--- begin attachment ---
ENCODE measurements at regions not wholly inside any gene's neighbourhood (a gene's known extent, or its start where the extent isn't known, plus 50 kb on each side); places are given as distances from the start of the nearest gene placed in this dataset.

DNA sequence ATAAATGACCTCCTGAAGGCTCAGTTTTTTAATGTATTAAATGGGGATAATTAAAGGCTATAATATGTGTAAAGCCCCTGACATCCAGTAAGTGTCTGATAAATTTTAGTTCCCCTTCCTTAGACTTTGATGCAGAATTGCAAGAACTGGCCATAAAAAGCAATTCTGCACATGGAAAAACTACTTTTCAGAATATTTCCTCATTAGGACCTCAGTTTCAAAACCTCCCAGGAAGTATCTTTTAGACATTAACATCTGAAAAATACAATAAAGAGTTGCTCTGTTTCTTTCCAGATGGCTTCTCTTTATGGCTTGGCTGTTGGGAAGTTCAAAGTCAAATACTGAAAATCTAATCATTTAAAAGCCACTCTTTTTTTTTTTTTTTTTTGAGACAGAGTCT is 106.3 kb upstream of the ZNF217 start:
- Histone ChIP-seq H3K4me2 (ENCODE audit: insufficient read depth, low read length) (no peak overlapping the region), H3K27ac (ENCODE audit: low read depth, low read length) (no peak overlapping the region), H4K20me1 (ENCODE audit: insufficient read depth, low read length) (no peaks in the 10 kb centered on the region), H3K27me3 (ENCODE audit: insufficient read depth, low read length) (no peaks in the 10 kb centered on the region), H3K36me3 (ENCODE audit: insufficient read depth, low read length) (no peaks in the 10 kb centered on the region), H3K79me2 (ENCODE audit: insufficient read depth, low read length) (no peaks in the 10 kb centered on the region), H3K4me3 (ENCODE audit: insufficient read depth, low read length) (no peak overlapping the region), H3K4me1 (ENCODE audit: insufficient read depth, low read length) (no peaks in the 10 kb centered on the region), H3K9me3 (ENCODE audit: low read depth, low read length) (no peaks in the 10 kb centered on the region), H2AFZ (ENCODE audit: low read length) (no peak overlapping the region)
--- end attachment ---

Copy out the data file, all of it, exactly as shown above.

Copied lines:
ENCODE measurements at regions not wholly inside any gene's neighbourhood (a gene's known extent, or its start where the extent isn't known, plus 50 kb on each side); places are given as distances from the start of the nearest gene placed in this dataset.

DNA sequence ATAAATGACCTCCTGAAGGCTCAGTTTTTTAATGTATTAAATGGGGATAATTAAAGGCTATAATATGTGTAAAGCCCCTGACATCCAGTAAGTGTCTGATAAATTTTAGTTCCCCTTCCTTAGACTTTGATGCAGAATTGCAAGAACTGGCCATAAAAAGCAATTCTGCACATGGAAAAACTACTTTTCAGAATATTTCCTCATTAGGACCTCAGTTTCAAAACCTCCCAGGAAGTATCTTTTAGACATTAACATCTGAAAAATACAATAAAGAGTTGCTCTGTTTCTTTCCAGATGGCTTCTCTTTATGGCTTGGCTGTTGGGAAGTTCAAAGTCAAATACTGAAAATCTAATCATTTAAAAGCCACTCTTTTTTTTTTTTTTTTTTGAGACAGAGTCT is 106.3 kb upstream of the ZNF217 start:
- Histone ChIP-seq H3K4me2 (ENCODE audit: insufficient read depth, low read length) (no peak overlapping the region), H3K27ac (ENCODE audit: low read depth, low read length) (no peak overlapping the region), H4K20me1 (ENCODE audit: insufficient read depth, low read length) (no peaks in the 10 kb centered on the region), H3K27me3 (ENCODE audit: insufficient read depth, low read length) (no peaks in the 10 kb centered on the region), H3K36me3 (ENCODE audit: insufficient read depth, low read length) (no peaks in the 10 kb centered on the region), H3K79me2 (ENCODE audit: insufficient read depth, low read length) (no peaks in the 10 kb centered on the region), H3K4me3 (ENCODE audit: insufficient read depth, low read length) (no peak overlapping the region), H3K4me1 (ENCODE audit: insufficient read depth, low read length) (no peaks in the 10 kb centered on the region), H3K9me3 (ENCODE audit: low read depth, low read length) (no peaks in the 10 kb centered on the region), H2AFZ (ENCODE audit: low read length) (no peak overlapping the region)